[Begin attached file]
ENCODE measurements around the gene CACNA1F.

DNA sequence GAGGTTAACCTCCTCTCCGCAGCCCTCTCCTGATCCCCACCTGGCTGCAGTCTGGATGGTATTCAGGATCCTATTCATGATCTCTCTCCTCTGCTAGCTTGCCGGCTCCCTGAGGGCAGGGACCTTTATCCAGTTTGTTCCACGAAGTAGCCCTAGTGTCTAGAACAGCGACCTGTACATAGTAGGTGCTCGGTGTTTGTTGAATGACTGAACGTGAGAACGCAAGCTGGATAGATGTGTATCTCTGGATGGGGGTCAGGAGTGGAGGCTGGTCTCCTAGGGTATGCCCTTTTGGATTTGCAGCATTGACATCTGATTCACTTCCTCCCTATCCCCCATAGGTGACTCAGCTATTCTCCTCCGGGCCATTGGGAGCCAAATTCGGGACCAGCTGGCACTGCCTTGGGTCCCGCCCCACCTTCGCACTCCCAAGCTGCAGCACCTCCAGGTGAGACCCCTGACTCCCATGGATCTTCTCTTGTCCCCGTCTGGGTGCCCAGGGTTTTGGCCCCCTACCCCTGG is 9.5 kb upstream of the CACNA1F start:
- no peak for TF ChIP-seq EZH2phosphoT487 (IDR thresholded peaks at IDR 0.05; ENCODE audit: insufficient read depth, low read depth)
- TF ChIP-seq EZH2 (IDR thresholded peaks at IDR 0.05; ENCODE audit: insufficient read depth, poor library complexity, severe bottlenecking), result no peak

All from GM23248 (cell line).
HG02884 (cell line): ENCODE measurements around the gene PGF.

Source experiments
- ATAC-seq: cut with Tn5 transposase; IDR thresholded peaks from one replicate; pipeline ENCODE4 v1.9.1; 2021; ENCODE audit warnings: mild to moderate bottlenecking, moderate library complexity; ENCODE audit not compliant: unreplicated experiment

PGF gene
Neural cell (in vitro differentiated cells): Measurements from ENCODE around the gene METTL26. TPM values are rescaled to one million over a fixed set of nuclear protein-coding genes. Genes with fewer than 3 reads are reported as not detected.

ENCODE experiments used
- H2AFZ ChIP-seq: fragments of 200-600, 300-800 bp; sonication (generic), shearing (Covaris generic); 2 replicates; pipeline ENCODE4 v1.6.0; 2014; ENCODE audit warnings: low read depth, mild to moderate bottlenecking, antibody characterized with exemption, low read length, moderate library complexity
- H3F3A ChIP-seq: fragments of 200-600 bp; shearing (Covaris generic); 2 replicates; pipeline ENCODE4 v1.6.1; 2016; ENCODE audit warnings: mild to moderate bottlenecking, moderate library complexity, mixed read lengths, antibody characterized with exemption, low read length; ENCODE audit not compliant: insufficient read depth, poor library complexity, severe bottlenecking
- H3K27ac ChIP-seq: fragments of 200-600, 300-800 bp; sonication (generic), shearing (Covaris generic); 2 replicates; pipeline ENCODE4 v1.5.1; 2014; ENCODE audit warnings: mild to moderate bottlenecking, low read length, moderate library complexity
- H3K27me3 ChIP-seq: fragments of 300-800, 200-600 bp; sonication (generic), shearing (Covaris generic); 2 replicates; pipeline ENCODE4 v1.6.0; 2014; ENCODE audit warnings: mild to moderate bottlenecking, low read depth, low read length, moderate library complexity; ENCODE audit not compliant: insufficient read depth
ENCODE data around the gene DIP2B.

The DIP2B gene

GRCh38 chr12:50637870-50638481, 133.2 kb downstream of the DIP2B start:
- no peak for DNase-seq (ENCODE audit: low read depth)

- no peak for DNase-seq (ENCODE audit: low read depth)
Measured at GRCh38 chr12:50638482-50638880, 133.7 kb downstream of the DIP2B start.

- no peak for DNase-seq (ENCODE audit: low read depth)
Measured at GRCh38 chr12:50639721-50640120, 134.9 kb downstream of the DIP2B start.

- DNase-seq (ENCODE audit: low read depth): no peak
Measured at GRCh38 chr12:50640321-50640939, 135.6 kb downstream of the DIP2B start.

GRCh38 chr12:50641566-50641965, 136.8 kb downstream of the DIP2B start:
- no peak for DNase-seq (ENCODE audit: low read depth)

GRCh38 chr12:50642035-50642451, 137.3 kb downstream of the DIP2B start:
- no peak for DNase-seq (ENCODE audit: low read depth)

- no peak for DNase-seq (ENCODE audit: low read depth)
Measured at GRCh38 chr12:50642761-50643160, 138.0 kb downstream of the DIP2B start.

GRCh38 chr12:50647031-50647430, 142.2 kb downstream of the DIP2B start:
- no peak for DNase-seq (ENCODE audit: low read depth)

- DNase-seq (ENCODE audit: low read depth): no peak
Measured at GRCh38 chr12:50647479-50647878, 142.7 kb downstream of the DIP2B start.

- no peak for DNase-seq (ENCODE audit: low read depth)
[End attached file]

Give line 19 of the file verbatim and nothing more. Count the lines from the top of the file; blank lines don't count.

- no peak for DNase-seq (ENCODE audit: low read depth)